My first attempts at landscape painting at home were a bit overwhelming, despite having worked
my way through the foundation, portrait, and figure courses. There is so much detail and
complexity in any landscape, and often little in the way of shadows that so conveniently describe the
form of the studio casts. I presumed the principles of working from big shapes to small, general to
specific, considering value and edges must still apply, but it wasn’t quite clear to me how. The
landscape course helped me start piecing it together.
Day 1 of the September Landscape Course involved sketching, and the key step of simplifying the scene down to a few values – often just
three to cover the sky, ground, and ‘vertical planes’ like tress and buildings. We were also taken
through compositional ideas, common mistakes, and things to look for to make the image more
compelling. The freedom to change nature by adding, ignoring, or moving things about is still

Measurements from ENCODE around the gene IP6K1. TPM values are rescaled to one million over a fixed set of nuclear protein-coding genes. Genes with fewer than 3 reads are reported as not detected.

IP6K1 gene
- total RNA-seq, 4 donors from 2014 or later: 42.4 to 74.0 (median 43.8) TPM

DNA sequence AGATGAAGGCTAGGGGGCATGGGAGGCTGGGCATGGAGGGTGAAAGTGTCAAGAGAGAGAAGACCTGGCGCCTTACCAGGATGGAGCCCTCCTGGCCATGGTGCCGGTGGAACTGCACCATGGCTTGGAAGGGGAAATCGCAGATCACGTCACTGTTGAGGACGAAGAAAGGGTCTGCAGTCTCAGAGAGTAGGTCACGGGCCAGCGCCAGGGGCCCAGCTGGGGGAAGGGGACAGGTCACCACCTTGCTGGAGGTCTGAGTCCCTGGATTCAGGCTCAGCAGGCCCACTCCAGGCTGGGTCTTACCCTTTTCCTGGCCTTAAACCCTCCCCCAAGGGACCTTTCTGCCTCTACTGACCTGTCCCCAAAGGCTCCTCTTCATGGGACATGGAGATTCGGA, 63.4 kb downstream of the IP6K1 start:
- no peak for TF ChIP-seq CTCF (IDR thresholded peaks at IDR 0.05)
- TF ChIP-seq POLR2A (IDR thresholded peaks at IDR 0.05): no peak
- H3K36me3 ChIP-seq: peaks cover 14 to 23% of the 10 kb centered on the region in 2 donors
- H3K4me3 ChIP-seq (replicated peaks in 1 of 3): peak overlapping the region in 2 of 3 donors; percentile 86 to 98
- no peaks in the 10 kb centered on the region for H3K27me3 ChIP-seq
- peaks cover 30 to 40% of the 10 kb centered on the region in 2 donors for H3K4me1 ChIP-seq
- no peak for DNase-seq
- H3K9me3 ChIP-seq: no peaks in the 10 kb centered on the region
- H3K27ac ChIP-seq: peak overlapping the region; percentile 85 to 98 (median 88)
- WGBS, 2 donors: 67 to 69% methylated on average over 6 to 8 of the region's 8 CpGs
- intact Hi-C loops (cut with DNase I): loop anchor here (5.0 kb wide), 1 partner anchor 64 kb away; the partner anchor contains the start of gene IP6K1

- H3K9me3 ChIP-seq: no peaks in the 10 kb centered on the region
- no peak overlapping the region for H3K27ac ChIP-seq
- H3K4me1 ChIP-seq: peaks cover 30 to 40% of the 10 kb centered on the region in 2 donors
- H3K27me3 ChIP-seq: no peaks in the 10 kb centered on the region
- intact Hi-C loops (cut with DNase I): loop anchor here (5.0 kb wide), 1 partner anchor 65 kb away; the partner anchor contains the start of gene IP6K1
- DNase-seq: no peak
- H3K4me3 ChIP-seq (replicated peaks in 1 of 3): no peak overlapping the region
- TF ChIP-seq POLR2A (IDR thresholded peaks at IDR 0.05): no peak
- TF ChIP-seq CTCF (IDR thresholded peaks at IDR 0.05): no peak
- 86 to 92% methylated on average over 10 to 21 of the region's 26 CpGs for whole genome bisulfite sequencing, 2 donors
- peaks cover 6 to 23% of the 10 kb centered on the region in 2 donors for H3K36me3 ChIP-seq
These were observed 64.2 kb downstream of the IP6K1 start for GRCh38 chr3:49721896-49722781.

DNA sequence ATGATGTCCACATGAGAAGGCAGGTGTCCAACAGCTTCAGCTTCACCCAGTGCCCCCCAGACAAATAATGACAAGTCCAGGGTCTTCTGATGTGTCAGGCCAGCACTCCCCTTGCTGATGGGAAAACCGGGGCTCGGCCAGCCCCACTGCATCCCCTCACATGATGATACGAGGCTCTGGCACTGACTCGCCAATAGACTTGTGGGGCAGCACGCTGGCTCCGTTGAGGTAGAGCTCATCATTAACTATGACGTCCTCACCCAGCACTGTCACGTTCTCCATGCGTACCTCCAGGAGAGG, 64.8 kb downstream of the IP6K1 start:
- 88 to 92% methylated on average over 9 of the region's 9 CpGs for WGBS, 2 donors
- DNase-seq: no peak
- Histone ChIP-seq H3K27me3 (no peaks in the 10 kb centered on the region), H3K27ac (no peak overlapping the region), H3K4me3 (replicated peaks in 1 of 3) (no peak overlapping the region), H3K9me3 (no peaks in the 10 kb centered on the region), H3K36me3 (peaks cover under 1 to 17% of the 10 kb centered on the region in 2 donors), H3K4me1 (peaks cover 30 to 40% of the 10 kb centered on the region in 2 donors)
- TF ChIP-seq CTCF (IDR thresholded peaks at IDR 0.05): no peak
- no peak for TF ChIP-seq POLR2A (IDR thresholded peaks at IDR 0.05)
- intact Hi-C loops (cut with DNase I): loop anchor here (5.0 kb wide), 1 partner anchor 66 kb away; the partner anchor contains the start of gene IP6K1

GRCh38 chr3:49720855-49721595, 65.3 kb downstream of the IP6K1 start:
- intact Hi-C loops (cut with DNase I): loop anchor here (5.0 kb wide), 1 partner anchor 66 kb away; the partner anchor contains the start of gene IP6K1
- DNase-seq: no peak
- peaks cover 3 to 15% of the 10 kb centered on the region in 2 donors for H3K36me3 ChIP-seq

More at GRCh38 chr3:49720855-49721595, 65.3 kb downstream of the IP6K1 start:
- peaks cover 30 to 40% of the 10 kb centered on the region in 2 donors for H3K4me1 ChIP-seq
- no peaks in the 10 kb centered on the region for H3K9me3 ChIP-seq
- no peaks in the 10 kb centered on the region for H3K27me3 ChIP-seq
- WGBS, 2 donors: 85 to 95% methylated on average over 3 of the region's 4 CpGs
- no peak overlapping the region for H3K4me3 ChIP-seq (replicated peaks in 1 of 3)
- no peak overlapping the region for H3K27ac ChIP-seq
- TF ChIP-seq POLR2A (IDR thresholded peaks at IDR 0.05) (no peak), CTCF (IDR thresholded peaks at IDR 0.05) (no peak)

something I haven’t quite got used to.
Day 2 introduced painting with a limited palette, taking inspiration from the American Tonalists like George Inness.
Days 3 to 5 moved to a full palette, gradually introducing more varied and complex subject matter such as water, boats, and buildings. Another challenge I had found with landscape painting was logistical. It was useful to see how the other artists on the workshop had rationalised their painting paraphernalia down to something more-or-less manageable.
We were incredibly lucky to get a heatwave for the duration of the September Landscape Course, but this did mean making conditions pleasant for a day’s painting required some thought. Luckily, Ann had picked locations with lots of shade, often by the river. The aim of getting a painting or two ‘done’ each day was a great way of focusing on the aim of simplifying and trying to get the few key things right, rather than adding lots of detail.